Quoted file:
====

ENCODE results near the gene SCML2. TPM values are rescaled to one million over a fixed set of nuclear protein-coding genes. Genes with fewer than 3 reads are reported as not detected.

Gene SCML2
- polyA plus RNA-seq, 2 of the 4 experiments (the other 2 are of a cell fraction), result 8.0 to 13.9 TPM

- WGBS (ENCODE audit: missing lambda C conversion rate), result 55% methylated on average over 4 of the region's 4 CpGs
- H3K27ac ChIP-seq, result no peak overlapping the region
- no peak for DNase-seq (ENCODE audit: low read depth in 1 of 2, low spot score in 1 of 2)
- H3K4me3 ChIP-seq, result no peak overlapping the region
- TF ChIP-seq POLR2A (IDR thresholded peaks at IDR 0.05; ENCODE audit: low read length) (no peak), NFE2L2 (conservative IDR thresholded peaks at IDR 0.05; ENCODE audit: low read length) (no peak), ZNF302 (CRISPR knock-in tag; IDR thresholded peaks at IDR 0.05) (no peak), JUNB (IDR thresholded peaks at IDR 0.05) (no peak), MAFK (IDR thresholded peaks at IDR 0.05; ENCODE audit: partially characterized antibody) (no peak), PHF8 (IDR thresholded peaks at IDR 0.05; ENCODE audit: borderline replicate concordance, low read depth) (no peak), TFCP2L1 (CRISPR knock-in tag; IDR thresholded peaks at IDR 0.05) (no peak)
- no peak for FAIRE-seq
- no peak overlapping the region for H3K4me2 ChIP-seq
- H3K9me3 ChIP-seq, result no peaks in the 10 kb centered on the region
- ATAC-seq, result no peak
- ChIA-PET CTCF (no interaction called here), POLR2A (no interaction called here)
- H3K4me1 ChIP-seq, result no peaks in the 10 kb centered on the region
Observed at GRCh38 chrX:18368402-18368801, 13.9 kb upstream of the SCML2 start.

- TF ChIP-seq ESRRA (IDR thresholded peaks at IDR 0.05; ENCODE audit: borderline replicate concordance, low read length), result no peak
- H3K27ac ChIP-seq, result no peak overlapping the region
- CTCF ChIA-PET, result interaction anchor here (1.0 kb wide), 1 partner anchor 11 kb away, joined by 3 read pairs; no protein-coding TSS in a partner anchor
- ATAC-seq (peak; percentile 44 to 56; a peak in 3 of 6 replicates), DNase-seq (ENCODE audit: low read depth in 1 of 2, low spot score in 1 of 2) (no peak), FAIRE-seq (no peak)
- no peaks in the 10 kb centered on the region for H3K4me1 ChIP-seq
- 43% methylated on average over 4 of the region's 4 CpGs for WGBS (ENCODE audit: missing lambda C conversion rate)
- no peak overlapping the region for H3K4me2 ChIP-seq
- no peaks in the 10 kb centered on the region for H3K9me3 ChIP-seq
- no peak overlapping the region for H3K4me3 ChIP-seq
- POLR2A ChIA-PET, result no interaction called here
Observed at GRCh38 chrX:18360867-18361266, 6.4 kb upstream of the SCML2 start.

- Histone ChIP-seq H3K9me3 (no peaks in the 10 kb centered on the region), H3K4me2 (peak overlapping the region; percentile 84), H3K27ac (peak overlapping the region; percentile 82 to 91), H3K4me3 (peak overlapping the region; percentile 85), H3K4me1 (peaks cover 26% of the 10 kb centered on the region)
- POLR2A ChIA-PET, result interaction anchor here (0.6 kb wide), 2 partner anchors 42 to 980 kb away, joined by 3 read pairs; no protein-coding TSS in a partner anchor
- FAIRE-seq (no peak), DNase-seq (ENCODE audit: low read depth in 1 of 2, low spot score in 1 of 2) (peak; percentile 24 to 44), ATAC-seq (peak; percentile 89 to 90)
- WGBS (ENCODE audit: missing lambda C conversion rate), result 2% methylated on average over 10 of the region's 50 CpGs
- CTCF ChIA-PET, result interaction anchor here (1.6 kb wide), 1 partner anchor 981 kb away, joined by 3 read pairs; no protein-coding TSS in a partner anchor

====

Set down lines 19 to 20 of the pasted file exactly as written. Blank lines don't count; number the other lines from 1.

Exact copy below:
- ATAC-seq (peak; percentile 44 to 56; a peak in 3 of 6 replicates), DNase-seq (ENCODE audit: low read depth in 1 of 2, low spot score in 1 of 2) (no peak), FAIRE-seq (no peak)
- no peaks in the 10 kb centered on the region for H3K4me1 ChIP-seq